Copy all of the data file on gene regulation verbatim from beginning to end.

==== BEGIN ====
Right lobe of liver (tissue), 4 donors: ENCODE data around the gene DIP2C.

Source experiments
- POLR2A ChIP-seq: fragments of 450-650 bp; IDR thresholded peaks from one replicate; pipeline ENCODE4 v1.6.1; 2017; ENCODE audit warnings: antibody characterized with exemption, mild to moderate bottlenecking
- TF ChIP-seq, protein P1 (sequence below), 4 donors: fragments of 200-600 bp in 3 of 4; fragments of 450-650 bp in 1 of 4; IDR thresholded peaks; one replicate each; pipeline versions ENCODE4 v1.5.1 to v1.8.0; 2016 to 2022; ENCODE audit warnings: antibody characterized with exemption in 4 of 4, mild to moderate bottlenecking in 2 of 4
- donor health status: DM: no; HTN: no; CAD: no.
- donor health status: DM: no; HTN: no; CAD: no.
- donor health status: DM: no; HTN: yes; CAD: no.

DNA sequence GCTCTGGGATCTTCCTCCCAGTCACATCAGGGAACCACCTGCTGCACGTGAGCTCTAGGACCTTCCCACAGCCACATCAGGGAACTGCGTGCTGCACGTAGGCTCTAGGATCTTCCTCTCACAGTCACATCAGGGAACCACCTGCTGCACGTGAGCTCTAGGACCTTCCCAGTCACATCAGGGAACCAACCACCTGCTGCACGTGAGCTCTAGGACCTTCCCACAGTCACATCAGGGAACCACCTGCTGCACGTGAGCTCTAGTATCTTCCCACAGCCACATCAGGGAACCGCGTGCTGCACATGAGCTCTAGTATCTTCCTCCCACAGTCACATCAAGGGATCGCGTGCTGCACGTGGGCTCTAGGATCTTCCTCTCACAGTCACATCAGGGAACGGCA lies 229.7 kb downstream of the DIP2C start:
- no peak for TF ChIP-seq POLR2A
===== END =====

Right lobe of liver (tissue), 4 donors: ENCODE data around the gene DIP2C.

Source experiments
- POLR2A ChIP-seq: fragments of 450-650 bp; IDR thresholded peaks from one replicate; pipeline ENCODE4 v1.6.1; 2017; ENCODE audit warnings: antibody characterized with exemption, mild to moderate bottlenecking
- TF ChIP-seq, protein P1 (sequence below), 4 donors: fragments of 200-600 bp in 3 of 4; fragments of 450-650 bp in 1 of 4; IDR thresholded peaks; one replicate each; pipeline versions ENCODE4 v1.5.1 to v1.8.0; 2016 to 2022; ENCODE audit warnings: antibody characterized with exemption in 4 of 4, mild to moderate bottlenecking in 2 of 4
- donor health status: DM: no; HTN: no; CAD: no.
- donor health status: DM: no; HTN: no; CAD: no.
- donor health status: DM: no; HTN: yes; CAD: no.

DNA sequence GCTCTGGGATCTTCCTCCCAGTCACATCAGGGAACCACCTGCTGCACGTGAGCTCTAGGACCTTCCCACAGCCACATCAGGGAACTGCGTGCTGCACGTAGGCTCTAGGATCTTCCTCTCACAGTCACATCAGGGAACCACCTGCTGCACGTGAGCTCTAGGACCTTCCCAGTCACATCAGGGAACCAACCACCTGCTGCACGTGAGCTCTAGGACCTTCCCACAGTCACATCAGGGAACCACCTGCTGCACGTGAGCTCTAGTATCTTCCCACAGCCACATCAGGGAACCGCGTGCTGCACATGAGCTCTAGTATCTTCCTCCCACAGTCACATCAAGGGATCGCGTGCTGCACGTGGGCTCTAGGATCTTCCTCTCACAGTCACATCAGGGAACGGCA lies 229.7 kb downstream of the DIP2C start:
- no peak for TF ChIP-seq POLR2A